“All of these contract components play a role if Wright State is to continue to attract top-notch faculty in the future. That’s critical for our students and for their younger sisters and brothers. Students have supported us in the strike because they understand the difference great faculty have made for them as individuals,” Kich went on. “And everyone in the Miami Valley needs their nurses and teachers, scientists and journalists, engineers and entrepreneurs trained by top faculty.”
Tonight, in a late evening negotiation, the Wright State University Trustees turned down an offer from AAUP-WSU of over $8 millions in concessions in an effort to bring resolution to the contract dispute and protect the academic mission of the university. The AAUP faculty, while disappointed to stay away from the classrooms, announced they plan to be on the picket lines on Monday. “We strike to preserve quality education above all,” said AAUP-WSU President Marty Kich.
The University’s attorney refused to allow a federal mediator to participate this evening. The faculty proposal would have meant pay cuts for summer teaching, and furloughs, as well as major increases in healthcare costs. Earlier statements by the administration attempted to deceive students and the public by emphasizing raises to finally come in 2022 and 2023. However, the Board also proposed drastically lowering the rate of summer pay. This would constitute a 20% pay cut for the faculty in the summers. So the Board’s offer was not a pay increase that would cost them any money, but would instead be paid for by faculty who teach summer school. It was an attempt to divide and conquer the faculty. AAUP-WSU will not allow the Board to succeed in pitting faculty members against one another.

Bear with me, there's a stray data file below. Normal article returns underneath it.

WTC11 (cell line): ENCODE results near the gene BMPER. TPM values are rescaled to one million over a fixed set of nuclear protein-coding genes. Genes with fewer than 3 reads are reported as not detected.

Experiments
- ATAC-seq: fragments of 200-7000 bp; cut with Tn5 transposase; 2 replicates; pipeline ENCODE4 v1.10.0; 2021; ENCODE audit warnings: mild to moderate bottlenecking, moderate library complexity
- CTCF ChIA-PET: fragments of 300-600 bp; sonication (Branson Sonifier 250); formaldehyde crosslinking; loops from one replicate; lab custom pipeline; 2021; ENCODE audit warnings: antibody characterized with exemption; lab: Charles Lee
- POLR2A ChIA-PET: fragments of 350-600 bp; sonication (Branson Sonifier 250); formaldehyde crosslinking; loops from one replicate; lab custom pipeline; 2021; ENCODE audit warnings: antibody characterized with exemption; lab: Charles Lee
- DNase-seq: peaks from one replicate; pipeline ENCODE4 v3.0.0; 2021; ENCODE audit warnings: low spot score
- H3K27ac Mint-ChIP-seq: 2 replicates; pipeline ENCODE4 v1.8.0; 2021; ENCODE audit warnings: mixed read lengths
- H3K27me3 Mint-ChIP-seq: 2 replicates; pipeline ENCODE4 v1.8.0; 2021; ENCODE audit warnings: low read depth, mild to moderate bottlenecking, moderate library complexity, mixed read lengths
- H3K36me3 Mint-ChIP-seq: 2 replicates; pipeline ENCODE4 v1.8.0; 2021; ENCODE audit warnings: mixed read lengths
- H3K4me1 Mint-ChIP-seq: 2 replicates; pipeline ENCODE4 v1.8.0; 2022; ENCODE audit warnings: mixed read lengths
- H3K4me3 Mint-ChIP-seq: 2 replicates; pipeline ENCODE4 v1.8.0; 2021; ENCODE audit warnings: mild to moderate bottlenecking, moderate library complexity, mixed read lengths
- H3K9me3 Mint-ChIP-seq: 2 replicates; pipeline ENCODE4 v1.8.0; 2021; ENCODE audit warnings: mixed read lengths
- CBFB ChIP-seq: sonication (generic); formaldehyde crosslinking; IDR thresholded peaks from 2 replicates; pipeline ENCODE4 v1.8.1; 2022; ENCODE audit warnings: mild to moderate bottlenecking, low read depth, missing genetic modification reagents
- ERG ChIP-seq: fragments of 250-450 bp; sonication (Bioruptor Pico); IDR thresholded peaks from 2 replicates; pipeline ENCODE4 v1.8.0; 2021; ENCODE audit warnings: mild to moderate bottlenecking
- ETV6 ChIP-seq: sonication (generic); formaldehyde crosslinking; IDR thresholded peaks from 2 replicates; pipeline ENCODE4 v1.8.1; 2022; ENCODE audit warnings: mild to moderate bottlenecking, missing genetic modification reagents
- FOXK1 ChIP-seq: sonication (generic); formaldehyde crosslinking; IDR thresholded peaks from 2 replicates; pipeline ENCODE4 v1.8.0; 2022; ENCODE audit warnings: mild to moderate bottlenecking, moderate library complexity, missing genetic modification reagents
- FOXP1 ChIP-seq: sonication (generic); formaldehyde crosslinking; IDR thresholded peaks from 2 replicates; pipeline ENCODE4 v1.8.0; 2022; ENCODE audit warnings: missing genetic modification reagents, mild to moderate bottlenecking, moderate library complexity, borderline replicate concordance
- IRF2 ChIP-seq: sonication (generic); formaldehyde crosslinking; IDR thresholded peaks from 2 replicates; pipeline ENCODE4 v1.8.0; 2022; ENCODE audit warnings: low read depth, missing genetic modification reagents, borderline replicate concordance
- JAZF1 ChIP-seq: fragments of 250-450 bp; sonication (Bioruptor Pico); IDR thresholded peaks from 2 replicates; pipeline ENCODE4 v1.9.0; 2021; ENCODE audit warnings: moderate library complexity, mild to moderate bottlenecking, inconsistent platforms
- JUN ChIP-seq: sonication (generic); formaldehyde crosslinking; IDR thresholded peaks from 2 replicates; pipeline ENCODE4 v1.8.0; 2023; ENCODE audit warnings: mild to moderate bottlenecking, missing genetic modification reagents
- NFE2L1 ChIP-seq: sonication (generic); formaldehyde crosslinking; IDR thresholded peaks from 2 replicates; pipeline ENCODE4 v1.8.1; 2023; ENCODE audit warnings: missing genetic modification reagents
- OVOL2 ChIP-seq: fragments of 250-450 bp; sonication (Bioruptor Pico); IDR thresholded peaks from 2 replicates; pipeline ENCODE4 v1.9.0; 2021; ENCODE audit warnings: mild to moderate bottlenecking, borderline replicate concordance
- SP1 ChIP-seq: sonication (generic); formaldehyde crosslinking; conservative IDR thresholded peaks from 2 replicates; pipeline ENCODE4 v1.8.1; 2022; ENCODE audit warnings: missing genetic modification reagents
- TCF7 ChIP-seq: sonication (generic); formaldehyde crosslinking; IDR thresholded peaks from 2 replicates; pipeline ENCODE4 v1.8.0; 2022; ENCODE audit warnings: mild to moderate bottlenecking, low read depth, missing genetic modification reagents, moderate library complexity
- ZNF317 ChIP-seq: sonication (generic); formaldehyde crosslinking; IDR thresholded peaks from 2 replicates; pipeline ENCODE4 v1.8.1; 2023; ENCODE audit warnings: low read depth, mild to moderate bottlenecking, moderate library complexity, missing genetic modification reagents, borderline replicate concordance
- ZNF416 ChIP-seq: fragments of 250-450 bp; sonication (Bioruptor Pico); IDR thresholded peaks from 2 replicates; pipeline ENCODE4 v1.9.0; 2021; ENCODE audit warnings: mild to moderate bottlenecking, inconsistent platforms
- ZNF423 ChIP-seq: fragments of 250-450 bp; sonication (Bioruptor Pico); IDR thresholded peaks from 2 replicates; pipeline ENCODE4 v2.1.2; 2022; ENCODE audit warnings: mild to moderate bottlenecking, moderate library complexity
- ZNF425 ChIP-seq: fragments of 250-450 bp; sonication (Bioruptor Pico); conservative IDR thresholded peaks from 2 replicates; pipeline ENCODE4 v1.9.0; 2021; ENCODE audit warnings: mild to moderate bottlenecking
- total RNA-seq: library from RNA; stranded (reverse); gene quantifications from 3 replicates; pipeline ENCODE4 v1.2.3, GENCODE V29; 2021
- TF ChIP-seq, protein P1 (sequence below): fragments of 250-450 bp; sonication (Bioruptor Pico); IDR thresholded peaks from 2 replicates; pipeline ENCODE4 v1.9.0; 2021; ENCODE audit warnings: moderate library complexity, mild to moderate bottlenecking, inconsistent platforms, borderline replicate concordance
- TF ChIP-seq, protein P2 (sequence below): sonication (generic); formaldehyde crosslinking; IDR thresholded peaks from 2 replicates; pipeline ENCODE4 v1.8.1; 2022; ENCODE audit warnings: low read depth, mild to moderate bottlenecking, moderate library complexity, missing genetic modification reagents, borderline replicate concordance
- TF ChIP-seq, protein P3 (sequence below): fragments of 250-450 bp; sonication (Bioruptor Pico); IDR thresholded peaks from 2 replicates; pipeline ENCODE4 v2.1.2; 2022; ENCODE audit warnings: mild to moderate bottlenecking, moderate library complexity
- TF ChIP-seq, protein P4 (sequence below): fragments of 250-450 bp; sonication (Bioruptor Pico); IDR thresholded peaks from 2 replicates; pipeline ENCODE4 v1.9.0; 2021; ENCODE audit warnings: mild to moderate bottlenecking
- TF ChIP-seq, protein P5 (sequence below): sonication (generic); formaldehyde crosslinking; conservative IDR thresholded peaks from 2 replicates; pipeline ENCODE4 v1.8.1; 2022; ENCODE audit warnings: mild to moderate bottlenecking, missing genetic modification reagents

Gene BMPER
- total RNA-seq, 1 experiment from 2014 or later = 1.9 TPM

“When the board hired President Schrader and an outside attorney, their goal was to break the union. The reason the faculty are on strike is to save our union, because it gives us a voice at the University. This allows us to protect the academic integrity of our programs so that we can offer students the education that they deserve,” explained Kich. “These Trustees have not served this public university well. They do not understand higher education and they should not be allowed to determine the curriculum.”
In the spirit of reaching an agreement, AAUP offered to compromise on a health plan. Faculty would accept all aspects of the plan now in place for staff, except that they would keep their state-guaranteed right to bargain about premiums, deductibles, and out-of-pocket maximums. This would allow the administration to have control over changes in every aspect of healthcare (copays, drug copays and changes in formulary, changes to HSA contributions and more).